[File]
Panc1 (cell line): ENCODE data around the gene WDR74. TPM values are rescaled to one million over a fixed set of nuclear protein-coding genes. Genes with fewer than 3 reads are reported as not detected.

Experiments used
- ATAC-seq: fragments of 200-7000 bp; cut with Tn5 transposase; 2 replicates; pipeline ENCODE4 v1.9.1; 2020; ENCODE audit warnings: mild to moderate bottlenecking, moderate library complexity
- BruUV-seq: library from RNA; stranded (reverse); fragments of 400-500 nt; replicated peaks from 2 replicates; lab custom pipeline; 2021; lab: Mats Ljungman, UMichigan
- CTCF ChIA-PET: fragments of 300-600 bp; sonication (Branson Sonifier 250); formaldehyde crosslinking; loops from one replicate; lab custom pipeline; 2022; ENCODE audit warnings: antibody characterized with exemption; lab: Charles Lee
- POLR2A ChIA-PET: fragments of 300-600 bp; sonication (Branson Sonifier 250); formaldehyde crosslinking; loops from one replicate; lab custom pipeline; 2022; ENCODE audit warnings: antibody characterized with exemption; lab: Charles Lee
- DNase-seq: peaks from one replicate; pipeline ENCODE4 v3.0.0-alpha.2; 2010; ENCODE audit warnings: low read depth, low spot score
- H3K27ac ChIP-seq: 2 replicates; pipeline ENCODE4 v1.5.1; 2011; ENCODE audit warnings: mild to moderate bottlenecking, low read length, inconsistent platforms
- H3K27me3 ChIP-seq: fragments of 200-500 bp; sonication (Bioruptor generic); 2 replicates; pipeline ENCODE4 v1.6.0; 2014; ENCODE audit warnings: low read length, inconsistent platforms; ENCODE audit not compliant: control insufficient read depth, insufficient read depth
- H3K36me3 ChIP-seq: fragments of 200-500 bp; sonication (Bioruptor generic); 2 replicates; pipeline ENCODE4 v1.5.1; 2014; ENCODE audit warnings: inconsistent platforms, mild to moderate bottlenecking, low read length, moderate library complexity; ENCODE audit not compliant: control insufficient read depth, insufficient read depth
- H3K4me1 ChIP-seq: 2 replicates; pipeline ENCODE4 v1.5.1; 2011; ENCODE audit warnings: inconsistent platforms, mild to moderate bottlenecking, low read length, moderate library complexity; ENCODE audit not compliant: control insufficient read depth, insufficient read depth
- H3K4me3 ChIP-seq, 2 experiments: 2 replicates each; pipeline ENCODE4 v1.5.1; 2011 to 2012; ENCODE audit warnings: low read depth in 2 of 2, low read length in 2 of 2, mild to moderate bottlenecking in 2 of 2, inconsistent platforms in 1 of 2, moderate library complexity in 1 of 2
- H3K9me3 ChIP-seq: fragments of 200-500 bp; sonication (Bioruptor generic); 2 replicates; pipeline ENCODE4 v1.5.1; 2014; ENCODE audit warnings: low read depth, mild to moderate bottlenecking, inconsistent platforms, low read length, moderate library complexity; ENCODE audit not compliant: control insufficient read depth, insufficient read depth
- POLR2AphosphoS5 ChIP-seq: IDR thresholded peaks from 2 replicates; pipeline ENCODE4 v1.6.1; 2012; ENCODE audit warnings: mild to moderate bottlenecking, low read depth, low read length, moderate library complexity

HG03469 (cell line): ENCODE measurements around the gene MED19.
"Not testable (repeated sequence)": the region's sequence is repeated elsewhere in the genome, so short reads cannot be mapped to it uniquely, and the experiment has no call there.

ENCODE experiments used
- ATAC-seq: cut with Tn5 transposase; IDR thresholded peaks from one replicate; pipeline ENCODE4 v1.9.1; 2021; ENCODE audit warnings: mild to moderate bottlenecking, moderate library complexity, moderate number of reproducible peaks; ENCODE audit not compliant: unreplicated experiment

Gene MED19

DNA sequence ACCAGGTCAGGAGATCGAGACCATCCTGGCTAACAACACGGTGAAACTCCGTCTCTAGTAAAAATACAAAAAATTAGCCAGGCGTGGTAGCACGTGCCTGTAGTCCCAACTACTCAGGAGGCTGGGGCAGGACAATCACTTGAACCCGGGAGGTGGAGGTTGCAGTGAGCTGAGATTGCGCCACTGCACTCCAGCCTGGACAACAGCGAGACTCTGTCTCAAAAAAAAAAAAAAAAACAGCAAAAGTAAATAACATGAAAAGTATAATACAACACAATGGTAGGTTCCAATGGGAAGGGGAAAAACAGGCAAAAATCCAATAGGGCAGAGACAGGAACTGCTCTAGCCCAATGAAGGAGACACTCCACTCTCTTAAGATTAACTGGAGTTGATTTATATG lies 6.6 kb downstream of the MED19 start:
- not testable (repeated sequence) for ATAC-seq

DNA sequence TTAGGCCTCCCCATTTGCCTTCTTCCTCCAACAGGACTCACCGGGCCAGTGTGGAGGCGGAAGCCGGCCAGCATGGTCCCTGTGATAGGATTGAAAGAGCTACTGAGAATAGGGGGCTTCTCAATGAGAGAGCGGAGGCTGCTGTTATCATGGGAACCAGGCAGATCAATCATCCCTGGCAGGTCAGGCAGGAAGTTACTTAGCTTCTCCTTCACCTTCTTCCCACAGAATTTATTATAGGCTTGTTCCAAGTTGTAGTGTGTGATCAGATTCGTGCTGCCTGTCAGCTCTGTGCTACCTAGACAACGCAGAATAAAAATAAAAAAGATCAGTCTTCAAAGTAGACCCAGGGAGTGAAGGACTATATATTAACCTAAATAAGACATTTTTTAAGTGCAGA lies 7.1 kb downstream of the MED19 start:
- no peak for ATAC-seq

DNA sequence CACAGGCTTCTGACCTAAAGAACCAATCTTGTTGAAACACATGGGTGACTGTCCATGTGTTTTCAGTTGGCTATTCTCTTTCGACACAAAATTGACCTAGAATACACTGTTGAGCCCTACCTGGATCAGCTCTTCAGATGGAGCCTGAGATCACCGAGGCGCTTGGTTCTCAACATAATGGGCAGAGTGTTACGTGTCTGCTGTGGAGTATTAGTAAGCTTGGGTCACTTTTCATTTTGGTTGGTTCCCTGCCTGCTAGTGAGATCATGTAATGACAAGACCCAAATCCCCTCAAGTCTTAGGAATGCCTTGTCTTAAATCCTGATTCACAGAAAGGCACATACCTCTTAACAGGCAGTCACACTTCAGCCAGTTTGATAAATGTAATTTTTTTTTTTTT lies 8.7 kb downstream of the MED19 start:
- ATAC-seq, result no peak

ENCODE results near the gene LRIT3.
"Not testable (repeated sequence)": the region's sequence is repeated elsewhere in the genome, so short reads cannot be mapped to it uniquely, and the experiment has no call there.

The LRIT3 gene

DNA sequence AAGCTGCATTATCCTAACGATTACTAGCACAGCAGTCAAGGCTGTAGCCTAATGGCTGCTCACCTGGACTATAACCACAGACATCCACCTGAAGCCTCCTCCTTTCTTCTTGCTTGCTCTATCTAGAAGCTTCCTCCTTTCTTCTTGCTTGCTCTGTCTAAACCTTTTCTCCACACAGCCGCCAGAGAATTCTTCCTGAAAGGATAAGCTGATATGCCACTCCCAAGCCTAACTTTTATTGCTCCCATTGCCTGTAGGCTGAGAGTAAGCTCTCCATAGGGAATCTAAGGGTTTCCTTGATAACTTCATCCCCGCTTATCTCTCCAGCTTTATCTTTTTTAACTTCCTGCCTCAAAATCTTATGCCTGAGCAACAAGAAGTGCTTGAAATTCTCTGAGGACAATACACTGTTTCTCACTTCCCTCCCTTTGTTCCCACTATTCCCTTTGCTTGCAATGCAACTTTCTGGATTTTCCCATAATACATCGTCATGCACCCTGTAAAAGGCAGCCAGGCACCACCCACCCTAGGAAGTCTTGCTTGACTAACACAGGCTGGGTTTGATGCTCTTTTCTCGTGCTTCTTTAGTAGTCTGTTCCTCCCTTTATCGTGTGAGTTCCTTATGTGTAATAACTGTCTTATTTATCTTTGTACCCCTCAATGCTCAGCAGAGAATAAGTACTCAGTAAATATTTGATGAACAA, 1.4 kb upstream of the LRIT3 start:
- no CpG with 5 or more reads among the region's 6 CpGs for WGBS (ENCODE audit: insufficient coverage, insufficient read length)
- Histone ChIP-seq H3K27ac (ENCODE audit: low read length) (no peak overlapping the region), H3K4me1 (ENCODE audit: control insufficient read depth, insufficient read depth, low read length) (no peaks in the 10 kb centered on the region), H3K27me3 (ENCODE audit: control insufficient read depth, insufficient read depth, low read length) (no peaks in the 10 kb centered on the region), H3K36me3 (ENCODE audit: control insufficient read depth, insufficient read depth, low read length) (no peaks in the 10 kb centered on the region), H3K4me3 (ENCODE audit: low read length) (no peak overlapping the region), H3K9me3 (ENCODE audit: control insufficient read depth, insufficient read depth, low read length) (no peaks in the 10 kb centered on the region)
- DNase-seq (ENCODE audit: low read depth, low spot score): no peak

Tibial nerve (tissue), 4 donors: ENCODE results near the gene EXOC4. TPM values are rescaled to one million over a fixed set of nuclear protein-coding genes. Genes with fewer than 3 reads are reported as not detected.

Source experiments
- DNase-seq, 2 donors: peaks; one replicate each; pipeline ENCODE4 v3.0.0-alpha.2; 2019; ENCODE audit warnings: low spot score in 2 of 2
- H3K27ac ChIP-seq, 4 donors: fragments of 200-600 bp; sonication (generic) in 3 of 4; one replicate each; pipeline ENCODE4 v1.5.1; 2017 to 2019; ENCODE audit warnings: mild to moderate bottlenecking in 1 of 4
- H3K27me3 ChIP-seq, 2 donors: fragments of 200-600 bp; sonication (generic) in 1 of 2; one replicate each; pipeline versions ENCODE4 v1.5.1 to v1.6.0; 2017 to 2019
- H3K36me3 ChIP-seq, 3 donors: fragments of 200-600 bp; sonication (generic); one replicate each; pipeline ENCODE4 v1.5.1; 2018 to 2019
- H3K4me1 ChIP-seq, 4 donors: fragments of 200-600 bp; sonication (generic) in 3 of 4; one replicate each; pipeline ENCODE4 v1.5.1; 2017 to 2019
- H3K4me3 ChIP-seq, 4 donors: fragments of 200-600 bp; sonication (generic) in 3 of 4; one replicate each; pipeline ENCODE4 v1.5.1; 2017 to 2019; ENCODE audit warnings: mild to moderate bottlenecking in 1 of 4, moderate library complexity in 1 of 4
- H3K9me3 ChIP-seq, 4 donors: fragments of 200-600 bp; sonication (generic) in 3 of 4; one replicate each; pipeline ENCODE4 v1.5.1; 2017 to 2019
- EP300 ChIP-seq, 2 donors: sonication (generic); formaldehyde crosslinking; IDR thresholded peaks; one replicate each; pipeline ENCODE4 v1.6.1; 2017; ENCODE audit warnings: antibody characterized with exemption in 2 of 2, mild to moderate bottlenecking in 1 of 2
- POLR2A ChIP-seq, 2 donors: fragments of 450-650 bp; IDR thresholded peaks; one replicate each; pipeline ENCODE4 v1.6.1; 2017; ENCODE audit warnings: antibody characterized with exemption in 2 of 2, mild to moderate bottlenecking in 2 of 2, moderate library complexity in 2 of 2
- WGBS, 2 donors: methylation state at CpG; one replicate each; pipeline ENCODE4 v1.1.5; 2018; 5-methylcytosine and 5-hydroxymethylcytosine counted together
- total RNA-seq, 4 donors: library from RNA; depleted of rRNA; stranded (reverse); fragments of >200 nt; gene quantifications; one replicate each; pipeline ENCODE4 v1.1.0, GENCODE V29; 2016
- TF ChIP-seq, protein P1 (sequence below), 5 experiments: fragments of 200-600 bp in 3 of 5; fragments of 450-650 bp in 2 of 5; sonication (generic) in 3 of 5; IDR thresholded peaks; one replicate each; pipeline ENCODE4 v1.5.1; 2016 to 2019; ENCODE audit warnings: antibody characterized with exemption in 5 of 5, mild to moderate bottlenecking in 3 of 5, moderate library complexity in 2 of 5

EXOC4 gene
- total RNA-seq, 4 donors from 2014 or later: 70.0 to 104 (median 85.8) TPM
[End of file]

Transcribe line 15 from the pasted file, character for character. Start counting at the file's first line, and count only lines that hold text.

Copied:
HG03469 (cell line): ENCODE measurements around the gene MED19.